15 years has passed since the Security Council adopted Resolution 1325 (2000) on women, peace and security – drawing attention to the specific ne
15 years has passed since the Security Council adopted Resolution 1325 (2000) on women, peace and security – drawing attention to the specific needs of women and girls during conflict and recognizing their exclusion from conflict transformation. Resolution 1325 highlights women’s underestimated representation in peace processes and declare the inextricable link between gender equality and international peace and security – that no one can be without the other. This year, celebrating the fifteen year anniversary of Resolution 1325, yet again puts women, peace and security at the center core of UN. The Security Council has decided to convene a High-level Review to evaluate the progress of 1325, the Secretary-General has commissioned a global study on the implementation of Resolution 1325 and the UN is reviewing the architecture of its peace missions.
By passing through Resolution 1325, the world community committed itself to take all necessary measures needed to combat sexual violence against women and girls during times of war and to increase their participation in decisions about peace and security. This remains as vital today as it was 15 years ago. With the new trend of escalating conflicts and the changing warfare, where the interconnection between social, political and economic insecurity and the risk of humanitarian crises and conflicts are far more visible, Resolution 1325 is very much needed. The number of refugees and internally displaced persons are higher than ever and the traditional threats against peace and security have been supplemented by terrorism, violent extremism and gross human rights violations.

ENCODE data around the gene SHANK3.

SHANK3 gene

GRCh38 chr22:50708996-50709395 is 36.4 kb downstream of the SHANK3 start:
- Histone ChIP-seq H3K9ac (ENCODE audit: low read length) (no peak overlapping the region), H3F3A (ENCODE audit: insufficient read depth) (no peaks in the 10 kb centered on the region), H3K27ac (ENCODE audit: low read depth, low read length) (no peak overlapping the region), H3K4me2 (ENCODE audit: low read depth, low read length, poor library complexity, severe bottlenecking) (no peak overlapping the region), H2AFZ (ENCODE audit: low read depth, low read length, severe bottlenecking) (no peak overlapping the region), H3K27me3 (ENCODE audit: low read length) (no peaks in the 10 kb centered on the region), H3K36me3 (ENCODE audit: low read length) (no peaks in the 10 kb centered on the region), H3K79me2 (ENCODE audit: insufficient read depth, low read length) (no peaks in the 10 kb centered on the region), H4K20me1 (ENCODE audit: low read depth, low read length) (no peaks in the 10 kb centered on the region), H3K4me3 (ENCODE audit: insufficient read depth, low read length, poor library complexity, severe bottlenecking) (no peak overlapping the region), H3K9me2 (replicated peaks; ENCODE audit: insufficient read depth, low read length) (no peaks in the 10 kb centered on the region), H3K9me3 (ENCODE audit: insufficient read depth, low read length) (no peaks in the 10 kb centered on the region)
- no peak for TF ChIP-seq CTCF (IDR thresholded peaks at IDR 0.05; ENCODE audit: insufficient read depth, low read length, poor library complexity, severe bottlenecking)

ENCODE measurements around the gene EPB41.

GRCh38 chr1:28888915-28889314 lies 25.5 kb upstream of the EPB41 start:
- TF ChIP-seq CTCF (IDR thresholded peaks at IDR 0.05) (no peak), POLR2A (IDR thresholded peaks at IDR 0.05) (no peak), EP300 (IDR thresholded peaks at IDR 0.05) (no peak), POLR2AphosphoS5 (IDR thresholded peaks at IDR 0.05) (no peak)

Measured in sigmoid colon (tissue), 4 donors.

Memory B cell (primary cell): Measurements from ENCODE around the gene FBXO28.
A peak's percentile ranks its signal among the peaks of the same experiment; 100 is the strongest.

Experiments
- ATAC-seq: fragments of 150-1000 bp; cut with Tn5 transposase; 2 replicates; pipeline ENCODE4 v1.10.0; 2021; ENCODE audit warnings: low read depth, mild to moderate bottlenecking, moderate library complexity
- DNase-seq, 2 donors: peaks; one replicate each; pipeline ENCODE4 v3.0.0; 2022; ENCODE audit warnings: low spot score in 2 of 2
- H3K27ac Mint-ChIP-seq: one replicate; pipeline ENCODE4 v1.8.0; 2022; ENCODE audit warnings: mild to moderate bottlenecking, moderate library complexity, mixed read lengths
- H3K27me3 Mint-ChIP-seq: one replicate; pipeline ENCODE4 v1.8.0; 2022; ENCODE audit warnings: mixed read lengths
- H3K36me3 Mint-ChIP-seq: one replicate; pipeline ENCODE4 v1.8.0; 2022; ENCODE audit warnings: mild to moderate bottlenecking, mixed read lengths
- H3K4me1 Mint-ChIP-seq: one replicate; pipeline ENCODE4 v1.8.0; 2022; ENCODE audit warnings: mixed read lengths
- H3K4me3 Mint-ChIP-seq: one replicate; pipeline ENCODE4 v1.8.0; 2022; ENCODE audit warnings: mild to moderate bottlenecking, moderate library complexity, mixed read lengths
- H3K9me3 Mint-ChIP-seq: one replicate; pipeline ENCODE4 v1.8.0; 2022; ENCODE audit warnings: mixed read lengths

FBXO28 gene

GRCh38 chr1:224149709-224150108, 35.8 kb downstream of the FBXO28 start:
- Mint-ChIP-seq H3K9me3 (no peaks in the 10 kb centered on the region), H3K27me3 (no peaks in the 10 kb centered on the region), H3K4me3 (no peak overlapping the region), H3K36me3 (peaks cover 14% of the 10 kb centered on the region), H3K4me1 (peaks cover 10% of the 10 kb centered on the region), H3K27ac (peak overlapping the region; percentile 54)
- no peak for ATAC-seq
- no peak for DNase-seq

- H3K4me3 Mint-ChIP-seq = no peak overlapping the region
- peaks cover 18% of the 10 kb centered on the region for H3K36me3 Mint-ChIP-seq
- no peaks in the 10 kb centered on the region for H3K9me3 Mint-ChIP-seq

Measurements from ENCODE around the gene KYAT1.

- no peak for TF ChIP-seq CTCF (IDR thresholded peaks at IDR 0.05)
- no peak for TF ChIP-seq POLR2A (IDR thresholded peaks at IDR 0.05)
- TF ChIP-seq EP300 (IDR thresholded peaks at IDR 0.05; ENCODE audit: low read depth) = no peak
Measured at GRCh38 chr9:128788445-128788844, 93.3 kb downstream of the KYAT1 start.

Since 2000, some progress has been made on the women, peace and security agenda. Six more resolutions have been adopted and the UN has established a Special Representatives of the Secretary General on Sexual Violence in Conflict and for Children and Armed Conflict. Together, these efforts further elevate the purpose of Resolution 1325. That women’s participation in all aspects and all stages of peace and security is an important contribution; that sexual violence in conflict is a threat to international security and peacebuilding; and that UN and all its member States are obligated to both empower and protect women and girls.
This year marks a significant time in the UN and may serve as an opportunity to fulfill these purposes. Not only has a new development agenda been agreed upon, linking gender equality, peace and sustainable development to each other, the resolution has received even more credit than that. The High-level review will evaluate the progress of implementation on Resolution 1325 at the global, regional and national level in order to renew commitments and address obstacles and constraints for the resolution to become reality. Moreover, the Global Study on the implementation of Resolution 1325 will highlight good examples, recognize gaps and challenges as well as analyze emerging trends and priorities for action. The result of the study will be submitted by the Secretary-General within his annual report to the Security Council and launched at the open debate on 13 October 2015.
In addition to the High-level review and the Global Study of UNSCR 1325, the UN is also reviewing the architecture of its peace operations and peace missions. These three processes together marks an invaluable opportunity to develop a holistic approach to conflict prevention, peacemaking and peace building by ensuring the inclusion of women’s leadership and participation across all stages of conflict transformation. Because one cannot be without the other – gender equality and international peace and security are two sides of the same coin.
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